I’m 24 years old and can’t believe I’m picking out clothes for school tomorrow. I glance at my watch and it’s slowly ticking past 11:30 pm. I’m teaching an Excel workshop tomorrow, meeting our incoming class of first year students for the first time in a classroom setting. I want to look professional, yet not overdressed. I want to be prepared, but not overly knowledgeable.
Before first-year MBA students begin classes here at the GSM, they must first undergo a 2-week process called “Orientation,” in which introductions are made, lessons in Excel and PowerPoint are taught, resumes are crafted, and bonds are formed. All important stuff.
It’s on every student’s mind even before the start of the MBA program. Ambassadors get asked this question constantly, second year students are grilled about what they did and how they got it and career services makes sure you’re aware of it – even dubbing it your fifth class. The issue? Summer internships.
I never thought that I would spend several hours walking around Davis in front of thousands of people in boxers. But today, that’s exactly what I and 20 of my classmates did. And it was awesome. Today was Picnic Day, a day when thousands of people — alumni, prospective students, families and friends — pour into Davis for what is essentially a campus-wide open house.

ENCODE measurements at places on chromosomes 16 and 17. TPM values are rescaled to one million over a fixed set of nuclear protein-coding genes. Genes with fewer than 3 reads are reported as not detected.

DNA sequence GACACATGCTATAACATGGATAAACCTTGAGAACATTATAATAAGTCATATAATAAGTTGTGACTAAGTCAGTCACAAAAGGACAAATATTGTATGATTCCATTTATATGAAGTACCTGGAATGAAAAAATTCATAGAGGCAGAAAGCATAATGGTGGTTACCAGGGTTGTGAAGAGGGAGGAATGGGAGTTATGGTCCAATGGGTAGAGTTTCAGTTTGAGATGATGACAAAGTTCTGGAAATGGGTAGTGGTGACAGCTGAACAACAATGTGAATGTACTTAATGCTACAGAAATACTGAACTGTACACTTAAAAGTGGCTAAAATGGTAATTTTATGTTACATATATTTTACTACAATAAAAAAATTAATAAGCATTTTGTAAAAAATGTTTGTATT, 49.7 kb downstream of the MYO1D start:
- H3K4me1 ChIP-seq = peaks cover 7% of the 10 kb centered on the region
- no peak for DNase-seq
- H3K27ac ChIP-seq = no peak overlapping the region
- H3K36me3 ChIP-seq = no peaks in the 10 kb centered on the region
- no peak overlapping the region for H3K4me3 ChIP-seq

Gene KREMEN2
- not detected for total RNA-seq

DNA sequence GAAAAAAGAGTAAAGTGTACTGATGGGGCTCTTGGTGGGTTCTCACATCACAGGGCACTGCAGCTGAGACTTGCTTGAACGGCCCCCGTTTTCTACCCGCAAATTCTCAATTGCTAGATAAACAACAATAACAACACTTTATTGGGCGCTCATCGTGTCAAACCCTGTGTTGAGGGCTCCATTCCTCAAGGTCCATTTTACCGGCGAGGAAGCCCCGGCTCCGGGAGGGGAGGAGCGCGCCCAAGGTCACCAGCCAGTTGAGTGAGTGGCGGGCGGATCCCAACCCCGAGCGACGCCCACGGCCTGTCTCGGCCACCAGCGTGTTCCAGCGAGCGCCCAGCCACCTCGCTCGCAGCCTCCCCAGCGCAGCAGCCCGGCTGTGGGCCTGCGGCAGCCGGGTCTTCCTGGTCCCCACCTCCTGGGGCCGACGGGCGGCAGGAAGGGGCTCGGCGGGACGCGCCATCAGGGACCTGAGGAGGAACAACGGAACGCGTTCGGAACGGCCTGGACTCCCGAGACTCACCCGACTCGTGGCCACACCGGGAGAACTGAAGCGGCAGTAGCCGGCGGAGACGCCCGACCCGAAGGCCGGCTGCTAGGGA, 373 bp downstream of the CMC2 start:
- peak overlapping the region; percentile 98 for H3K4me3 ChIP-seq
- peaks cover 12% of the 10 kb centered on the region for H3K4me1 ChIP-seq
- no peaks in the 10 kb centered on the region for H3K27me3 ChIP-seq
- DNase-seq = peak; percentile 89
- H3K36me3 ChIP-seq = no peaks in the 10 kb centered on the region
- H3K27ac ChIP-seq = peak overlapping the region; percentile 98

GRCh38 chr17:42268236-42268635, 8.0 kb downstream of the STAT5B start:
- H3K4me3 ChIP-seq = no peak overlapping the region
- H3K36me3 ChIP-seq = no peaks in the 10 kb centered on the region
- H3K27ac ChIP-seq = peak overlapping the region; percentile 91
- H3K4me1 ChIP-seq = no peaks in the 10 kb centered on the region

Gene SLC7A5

The GSM has a business class called the International Study Trip (IST). The class is offered twice a year, during the winter and summer quarters. During the quarter, the class studies a country — the culture, the businesses, and the business practices. Each student sets up at least one business meeting abroad. At the end of the quarter, the class culminates in a 2 week trip to the country to visit businesses and learn about the country and its culture (with plenty of time for sightseeing and other fun activities). This year, the trip was to Turkey!
So I was just sitting here, studying like crazy for next week’s finals, when I got an e-mail from a classmate informing us all that our own finance professor Brad Barber was quoted in today’s New York Times. For those of you admitted students who were here Friday, he’s the one who facilitated the lecture and discussion on the financial crisis.